When we started using Sue Patrick's Workboxes last week, we also introduced the Do-It Door, our family's version of a chore chart.
For a couple of years now, I've thought that some kind of visible chore chart would be helpful to the girls. But I didn't have a clear picture of how to put it together...until I read the workbox book.
The ideas there inspired me to develop a chore chart that was similarly visual and hands-on. So I brainstormed a list of morning and evening routines and chores, all of which the girls were already doing or could easily take on to be active family "teammates." I typed it up, plugged in clipart pictures that Jeff supplied, and - in true workbox fashion! - affixed a velcro dot next to each task.
Each night after the girls go to bed, I attach little laminated X's next to the chores and routines they need to do the next day, leaving blank anything that needn't be accomplished. Then, as soon as they hit the kitchen floor (by 7:30 now, as that's their first "job" of the day), they remove the first X and proceed eagerly through the morning list all the way through to the last item: Be ready for school by 8:45, which effectively marks our transition over to the workboxes until lunch.
Sometime after dinner, they begin a similar pattern of removing plastic X's from the evening list: getting into pajamas, brushing and flossing, choosing a bedtime story. And, intermingled with routines on both the morning and evening lists, are instructions to do some simple but helpful household tasks. For example, the evening list includes directives to straighten the living and dining rooms, two areas where toys often accumulate through the day but which need to be in decent "working order" when my daycare children arrive the next morning. Similarly, there is a spot on each list that says, "Do your assigned chore," tasks which vary from day to day. So far morning assignments have often involved wiping out the bathroom sink and helping to load or unload the dishwasher; in the evening, the girls have helped to empty litter boxes or take out the garbage, and (every Sunday night) they've tackled a "big clean" on their upstairs playroom. I usually stick a post-it note on the chart listing the assigned chores; that way, the girls can breeze through the list even if Jeff and I are otherwise occupied.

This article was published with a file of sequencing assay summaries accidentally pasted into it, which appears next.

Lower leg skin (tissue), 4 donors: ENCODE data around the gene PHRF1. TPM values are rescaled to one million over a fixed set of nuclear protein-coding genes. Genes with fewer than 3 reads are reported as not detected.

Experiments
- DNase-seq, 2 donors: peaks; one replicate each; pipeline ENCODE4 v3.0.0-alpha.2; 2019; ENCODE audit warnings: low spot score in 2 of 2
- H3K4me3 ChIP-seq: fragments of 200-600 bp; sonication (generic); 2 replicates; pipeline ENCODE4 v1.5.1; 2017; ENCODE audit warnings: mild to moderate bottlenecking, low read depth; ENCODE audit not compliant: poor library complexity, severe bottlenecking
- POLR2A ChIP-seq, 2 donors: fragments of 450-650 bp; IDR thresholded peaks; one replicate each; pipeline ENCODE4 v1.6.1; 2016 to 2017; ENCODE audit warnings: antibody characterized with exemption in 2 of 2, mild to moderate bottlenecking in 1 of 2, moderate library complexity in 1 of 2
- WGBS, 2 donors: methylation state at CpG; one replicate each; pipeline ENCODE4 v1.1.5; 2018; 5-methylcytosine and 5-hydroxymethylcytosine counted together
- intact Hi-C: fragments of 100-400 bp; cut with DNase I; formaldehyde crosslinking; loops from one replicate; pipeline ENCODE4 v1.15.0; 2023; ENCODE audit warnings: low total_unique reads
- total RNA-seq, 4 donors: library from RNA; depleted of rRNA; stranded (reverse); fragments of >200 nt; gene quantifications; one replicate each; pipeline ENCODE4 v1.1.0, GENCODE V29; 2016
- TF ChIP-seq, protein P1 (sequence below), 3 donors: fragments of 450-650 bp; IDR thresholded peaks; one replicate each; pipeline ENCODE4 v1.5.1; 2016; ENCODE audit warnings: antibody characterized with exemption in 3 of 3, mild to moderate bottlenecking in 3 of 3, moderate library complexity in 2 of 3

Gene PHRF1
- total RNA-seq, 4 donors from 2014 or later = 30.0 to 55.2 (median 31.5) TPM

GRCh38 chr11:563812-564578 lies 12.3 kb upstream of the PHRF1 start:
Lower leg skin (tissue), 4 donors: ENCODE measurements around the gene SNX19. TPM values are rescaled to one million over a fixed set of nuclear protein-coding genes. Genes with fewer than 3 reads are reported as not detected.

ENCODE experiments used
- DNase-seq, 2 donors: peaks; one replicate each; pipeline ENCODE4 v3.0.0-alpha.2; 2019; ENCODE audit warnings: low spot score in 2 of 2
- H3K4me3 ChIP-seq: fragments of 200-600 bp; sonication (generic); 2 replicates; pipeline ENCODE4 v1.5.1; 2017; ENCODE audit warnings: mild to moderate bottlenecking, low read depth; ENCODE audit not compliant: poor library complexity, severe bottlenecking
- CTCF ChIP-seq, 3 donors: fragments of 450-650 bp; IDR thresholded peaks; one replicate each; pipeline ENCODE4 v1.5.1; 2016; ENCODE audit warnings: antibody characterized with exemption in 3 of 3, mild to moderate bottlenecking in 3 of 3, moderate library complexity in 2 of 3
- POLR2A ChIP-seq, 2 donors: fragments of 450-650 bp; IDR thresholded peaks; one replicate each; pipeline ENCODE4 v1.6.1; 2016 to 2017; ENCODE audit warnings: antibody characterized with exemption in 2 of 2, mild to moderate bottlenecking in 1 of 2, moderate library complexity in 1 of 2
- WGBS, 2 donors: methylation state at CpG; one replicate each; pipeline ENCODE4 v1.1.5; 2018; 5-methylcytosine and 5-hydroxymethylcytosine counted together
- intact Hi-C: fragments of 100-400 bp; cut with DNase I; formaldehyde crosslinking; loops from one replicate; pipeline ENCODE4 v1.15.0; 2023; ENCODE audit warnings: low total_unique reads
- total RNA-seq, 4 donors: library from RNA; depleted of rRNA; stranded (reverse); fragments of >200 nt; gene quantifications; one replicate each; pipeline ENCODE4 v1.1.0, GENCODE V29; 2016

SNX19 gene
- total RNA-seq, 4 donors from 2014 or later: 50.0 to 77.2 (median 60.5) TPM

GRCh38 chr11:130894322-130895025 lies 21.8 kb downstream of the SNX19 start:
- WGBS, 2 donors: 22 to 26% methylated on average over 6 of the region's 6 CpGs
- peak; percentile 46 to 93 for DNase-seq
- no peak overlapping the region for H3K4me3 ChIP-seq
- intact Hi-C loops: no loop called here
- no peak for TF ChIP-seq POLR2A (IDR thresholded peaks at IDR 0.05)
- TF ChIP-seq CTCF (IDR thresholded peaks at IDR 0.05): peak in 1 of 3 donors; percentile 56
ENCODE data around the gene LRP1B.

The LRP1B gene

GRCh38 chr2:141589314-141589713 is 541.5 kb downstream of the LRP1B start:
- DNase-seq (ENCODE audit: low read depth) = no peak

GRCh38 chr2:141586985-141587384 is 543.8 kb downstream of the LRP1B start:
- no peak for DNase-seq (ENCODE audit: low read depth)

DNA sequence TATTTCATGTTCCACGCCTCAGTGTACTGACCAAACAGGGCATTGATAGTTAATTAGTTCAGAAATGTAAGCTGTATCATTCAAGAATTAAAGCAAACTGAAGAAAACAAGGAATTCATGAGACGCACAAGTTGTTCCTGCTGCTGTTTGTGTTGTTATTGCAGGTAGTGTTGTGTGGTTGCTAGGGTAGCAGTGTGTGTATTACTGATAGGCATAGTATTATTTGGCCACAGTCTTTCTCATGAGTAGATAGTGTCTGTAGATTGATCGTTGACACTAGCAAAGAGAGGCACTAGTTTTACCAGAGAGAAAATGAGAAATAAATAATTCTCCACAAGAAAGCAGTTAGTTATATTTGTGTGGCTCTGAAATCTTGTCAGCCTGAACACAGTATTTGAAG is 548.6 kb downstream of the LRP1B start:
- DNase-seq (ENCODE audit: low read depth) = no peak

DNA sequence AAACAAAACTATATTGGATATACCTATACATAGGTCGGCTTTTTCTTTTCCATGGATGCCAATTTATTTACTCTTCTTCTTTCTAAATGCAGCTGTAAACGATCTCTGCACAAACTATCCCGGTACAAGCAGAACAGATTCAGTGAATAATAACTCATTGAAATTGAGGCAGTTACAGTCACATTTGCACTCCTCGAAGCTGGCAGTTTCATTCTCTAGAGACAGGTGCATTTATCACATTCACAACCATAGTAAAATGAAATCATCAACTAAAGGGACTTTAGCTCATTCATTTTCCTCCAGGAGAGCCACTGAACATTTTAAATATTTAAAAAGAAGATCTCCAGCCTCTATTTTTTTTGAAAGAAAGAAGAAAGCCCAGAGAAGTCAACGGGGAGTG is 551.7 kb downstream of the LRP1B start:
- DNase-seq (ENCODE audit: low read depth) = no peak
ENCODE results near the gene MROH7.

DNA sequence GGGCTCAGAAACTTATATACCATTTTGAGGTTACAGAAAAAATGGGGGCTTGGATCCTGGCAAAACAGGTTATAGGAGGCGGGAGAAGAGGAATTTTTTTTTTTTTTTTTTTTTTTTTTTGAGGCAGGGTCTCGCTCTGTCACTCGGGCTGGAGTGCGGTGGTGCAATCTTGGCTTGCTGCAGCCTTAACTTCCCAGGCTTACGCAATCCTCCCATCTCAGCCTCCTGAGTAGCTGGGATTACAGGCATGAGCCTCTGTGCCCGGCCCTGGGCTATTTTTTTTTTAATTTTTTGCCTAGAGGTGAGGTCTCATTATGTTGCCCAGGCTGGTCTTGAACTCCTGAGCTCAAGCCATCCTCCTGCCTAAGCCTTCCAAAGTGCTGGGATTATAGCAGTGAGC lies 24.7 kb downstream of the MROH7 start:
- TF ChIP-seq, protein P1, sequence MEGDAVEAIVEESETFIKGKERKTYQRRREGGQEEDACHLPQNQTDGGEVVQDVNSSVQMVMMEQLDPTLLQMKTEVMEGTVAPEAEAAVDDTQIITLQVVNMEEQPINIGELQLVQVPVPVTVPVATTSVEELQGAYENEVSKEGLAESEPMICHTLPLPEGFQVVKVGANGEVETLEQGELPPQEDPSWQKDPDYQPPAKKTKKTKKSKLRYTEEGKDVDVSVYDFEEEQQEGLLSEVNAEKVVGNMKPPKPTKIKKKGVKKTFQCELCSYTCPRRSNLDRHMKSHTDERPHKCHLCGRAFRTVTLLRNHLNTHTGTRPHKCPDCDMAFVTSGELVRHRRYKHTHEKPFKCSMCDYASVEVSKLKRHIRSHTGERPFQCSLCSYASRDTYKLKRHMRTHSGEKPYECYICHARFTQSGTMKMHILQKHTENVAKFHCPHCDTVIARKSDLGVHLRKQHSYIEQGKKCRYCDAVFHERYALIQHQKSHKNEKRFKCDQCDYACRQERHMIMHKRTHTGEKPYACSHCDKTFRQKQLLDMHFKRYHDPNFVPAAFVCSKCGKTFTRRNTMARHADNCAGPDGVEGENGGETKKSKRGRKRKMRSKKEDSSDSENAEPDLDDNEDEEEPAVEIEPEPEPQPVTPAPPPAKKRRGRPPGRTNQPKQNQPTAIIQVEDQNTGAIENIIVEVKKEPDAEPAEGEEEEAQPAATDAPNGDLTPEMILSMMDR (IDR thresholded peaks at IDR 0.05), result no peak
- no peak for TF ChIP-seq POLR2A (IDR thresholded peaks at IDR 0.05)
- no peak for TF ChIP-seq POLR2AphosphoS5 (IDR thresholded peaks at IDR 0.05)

Just as the workboxes have helped our official school time to run much more smoothly, so, too, the Do-It Door - so named because the charts are affixed to a door in our kitchen - has transformed the doing of mundane self-care and household jobs. The girls have been excited to get through each list, yet they also do their work well because they know they'll have to repeat anything that isn't done diligently enough. They gain a huge sense of accomplishment by removing the velcro markers from finished jobs, and they can also see their progress as more and more X's disappear. Jeff and I have needed to do a whole lot less policing of these tasks because having the chart has given the girls a more intrinsic sense of ownership over them. And they're doing more than they were before - those assigned chores that used to be hit-and-miss but are now normal expectations they are eager to meet.
A lot of families institute something like this from the time their children are toddlers; I wish I'd done that, too. However, this is definitely a case of "better late than never," and it's been well worth the time and effort to create the lists and train the girls to use them. As I said, I have Sue Patrick to thank for the motivation and inspiration. Her workbox idea has transformed our home environment in many ways beyond "just school."